“Old vines aren’t good because they’re old, they are old because they’re good”

This quote attributed to Rob Gibson of Gibson Wines appeared in a Dan Murphy’s ad released today (20 April).  Because of the scourge of phylloxera in Europe, most of the ‘old vines’ are in the new countries, such as Australia, in particular, South Australia.  Whilst Tasmania can’t compete with the alleged 173-year old vines in SA, vines were first planted in Tasmania in and around 1813, with a sparkling wine from Matthew Broughton’s vineyard in New Town, Hobart, accredited with winning a trophy at the London Exhibition in 1854.  Unfortunately, those vines no longer exist, leaving Providence with the oldest vines in Tasmania at 60 years, being planted by Jean Miguet here at Providence, or what was then called “La Provence”.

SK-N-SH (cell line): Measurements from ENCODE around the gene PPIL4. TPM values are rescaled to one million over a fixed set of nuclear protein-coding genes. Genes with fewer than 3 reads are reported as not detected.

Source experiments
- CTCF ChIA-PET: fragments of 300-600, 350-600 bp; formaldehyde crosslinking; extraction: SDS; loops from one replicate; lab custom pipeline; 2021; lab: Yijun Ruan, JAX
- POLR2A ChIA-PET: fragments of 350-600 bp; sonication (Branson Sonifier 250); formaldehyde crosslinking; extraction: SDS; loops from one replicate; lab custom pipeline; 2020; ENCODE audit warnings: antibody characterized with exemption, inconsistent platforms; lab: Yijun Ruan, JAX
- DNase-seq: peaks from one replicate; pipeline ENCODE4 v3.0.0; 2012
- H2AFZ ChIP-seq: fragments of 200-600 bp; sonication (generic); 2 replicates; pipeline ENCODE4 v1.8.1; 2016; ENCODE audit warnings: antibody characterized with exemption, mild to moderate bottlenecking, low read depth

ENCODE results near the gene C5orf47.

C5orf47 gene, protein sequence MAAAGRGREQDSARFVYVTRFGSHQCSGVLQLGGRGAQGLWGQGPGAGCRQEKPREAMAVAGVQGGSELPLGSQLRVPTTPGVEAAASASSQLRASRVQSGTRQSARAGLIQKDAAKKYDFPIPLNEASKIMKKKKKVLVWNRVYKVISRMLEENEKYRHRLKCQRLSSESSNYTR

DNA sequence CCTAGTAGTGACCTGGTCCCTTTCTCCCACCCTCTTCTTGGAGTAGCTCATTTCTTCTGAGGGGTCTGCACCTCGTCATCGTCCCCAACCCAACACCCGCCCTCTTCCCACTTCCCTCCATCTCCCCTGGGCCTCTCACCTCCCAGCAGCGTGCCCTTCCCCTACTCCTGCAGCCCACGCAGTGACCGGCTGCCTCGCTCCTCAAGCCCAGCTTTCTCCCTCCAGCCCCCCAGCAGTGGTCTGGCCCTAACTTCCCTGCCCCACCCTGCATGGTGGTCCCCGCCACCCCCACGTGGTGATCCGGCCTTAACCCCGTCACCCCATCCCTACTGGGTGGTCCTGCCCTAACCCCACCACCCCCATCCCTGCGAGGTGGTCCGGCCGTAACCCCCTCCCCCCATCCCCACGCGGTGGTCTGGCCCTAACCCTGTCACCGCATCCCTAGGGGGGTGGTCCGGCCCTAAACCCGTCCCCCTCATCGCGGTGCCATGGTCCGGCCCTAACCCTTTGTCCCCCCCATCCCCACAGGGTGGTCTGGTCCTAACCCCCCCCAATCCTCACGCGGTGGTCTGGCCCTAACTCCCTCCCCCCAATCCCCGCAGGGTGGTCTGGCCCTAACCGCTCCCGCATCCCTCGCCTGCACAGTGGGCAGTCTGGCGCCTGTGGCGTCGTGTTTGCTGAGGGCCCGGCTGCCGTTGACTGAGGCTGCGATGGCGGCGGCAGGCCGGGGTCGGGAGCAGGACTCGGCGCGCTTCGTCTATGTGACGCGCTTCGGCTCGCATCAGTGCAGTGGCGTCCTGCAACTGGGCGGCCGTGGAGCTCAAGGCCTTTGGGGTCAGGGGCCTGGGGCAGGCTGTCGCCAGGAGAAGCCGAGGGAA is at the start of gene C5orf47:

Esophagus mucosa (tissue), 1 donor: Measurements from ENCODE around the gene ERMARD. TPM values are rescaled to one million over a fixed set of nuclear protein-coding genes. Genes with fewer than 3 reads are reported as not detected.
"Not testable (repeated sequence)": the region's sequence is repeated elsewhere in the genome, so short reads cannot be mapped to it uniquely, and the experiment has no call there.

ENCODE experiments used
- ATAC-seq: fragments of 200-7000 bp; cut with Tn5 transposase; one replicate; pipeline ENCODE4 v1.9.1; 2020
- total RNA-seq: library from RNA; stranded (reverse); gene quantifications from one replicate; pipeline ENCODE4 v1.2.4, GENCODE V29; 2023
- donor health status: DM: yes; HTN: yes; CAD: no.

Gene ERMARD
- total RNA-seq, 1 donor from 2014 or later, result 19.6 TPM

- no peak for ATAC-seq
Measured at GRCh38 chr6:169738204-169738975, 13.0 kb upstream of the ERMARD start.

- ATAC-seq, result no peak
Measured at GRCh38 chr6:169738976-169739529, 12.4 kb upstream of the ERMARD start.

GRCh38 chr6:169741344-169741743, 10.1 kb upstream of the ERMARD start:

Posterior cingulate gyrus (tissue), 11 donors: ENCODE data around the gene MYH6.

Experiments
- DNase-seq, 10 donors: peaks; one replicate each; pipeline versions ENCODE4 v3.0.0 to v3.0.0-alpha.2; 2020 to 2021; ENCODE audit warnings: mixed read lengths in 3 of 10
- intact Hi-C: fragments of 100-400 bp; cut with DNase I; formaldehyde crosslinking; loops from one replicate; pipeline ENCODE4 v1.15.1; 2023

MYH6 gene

Wine from ‘old vines’ is good, but still dependent upon the season and husbandry.  Unfortunately, their yield becomes less as the years roll on and, every year, as discussed in a previous blog, they do die, their last gasp signature being a full crop of ripe fruit and not a single leaf!  We have no intention of removing these wonders whilst they live.  Replacement is by layering their next door neighbour with the expectation of fruit from the ‘new vine’ within two years.

About Rusty Cook

Born Bushey Herts UK in 1945. Migrated to Australia 1949. Schooled in Launceston Tas. Served in the RAAF 1963-1986 initially as an instrument mechanic, graduating from 64 pilots course in 1968. Service in Vietnam 1971. Graduate: Navy Staff College in 1984. Retired as Wing Commander 1986. Graduate: Charles Sturt University 1987 with BAppSc (Wine Science). A decade of wine politics 1987 - 2007 including state president (Tas) and national vice-president of the Winemakers Federation of Australia. State services member: Veterans Review Board 1991 - 2015 and chairman of Life Education Tasmania Inc 2007 - 2013. Passionate about wine; keen trekker in PNG; military history.
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